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Consumer stocks may produce meager returns, says Paulsen

TradingPub Admin | January 16, 2013

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If you are looking to generate returns via equities in 2013, you may be wise to avoid consumer stocks, as these financial instruments may produce lackluster performance after producing five years of above-market results.

Lackluster returns

James Paulsen, chief investment strategist at Minneapolis-based Wells Capital Management, recently told Bloomberg that consumer cyclical stocks may lag the greater market for equities, even though retail spending could receive upward pressure from increasing prices for homes, a job market that is steadily improving and price levels that have risen at comfortable rates.

He said that all these positive economic tailwinds are already reflected in the stocks contained in the Standard & Poor's 500 GICS Consumer Discretionary Sector Index, which has managed to outperform the broader asset markets by an average of 58 percentage points since 2008. This would be the longest period of the consumer discretionary equities outperforming the entire S&P 500 since 1990.

Strong retail stock values

Forbes reports that in 2012, consumer stocks traded at valuations that seemed to defy existing measures of consumer confidence. During the period, the shares of retailers traded at levels that were either at record highs or multi-year highs. In addition, measures of confidence consistently remained in the negative range, although they did fluctuate during the year.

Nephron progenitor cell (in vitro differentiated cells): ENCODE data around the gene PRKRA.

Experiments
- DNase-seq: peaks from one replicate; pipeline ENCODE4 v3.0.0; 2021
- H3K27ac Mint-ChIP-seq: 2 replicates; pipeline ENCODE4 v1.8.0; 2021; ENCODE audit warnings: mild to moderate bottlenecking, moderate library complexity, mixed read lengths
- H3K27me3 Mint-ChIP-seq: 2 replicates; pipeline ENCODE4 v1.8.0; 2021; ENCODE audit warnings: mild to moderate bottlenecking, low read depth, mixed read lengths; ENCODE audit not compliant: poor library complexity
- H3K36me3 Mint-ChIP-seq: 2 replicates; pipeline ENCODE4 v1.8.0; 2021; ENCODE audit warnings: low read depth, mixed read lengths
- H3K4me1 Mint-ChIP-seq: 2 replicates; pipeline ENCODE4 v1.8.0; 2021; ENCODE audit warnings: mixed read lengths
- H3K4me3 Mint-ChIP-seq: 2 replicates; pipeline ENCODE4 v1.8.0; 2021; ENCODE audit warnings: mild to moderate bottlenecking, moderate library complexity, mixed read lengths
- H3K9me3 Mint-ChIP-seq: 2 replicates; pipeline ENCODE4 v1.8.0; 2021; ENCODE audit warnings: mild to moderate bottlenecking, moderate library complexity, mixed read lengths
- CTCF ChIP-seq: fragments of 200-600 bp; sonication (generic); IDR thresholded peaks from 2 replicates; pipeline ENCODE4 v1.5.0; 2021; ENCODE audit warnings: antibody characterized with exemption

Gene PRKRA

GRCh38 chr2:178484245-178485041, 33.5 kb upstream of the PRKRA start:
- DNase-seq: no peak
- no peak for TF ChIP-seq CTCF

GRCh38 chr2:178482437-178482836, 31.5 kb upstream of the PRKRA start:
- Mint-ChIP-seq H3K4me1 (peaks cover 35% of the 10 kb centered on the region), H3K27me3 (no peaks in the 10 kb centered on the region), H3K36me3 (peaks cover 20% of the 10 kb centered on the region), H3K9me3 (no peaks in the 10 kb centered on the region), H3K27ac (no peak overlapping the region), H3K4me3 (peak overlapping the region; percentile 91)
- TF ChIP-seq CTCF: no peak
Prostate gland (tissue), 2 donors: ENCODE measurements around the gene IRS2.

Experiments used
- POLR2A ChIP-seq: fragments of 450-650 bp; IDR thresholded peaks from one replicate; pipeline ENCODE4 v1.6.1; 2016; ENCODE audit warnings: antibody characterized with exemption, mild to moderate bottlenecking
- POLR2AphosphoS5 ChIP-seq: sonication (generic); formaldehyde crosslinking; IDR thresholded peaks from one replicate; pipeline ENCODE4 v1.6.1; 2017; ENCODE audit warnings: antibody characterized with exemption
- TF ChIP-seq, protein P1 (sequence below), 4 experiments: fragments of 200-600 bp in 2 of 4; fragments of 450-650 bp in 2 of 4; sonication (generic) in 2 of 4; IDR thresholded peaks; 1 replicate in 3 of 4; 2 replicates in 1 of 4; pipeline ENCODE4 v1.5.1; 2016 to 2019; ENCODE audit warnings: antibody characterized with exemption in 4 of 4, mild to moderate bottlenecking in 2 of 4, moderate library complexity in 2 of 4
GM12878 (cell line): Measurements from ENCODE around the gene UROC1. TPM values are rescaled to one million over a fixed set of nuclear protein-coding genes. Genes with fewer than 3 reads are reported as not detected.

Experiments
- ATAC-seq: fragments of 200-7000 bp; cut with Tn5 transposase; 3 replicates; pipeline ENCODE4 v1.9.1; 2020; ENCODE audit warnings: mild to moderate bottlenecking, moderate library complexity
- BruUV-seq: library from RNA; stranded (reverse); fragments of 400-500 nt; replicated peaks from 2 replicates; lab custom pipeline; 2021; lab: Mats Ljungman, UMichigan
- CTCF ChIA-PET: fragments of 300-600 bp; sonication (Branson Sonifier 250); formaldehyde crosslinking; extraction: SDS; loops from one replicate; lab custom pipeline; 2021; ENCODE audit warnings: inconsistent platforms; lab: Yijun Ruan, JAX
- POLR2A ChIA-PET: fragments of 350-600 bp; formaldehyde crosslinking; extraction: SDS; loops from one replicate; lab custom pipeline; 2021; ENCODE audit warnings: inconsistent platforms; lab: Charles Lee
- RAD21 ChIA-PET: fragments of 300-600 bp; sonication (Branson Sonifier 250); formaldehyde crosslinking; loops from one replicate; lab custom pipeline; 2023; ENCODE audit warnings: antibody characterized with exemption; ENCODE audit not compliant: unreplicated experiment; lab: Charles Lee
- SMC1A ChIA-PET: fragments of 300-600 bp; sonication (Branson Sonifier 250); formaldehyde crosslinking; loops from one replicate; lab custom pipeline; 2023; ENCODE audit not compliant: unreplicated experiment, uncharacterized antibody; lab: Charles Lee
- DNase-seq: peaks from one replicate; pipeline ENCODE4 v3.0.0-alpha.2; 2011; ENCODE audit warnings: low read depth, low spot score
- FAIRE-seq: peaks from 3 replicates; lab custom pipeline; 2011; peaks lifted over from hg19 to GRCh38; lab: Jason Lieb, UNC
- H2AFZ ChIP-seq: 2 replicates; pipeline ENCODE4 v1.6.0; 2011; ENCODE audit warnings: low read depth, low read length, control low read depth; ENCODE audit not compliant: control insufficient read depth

An example of how dire the year's consumer confidence readings were is the Conference Board's December reading on consumer confidence, which plummeted to 61.5 in December from 71.5 in November, according to the news source. These figures compare to readings between 90 and 110 - which signify neutrality in sentiment.

'Better opportunities'

Paulsen told Bloomberg that global investors have been 'paying up' for the estimated earnings growth that stocks contained in the consumer index will hopefully enjoy. He asserted that since there are various opportunities cropping up in the broader asset markets, "these stocks may just mark time, even though their fundamentals probably will hold up."

According to the news source,The S&P 500 Industrials Index is one of the 'better opportunities' that Paulsen will be investing in during 2013. He stated that after suffering a period of underperformance between February 2, 2012 and September 25 of that year, these equities have a more favorable value and should be supported by a trend of emerging economies picking up in terms of growth.

Emerging markets

Paulsen's assertion that economic expansion is accelerating in these emerging markets is supported by a spate of Chinese data. Data provided by the National Bureau of Statistics and China Federation of Logistics and Purchasing indicated that a measure of manufacturing activity in the nation was above a reading of 50 for the third consecutive month, which indicates that this sector has been expanding for three straight months.

In addition, economists taking part in a recent Bloomberg News poll predicted that the growth rate of the world's second-largest economy will increase to 8.1 percent in 2013 after being 7.7 percent in 2012, according to the median estimate provided by these market experts.

'Strong performance'

Paulsen is certainly not the only market expert warning that consumer stocks could encounter trouble in the near future, with Eric Teal, chief investment officer at First Citizens BancShares Inc., predicting that global investors will start selling stocks they have in the consumer index before the underlying companies release lackluster earnings results, according to Bloomberg. He stated that this will happen in spite of these equities continuing to have 'strong performance.'

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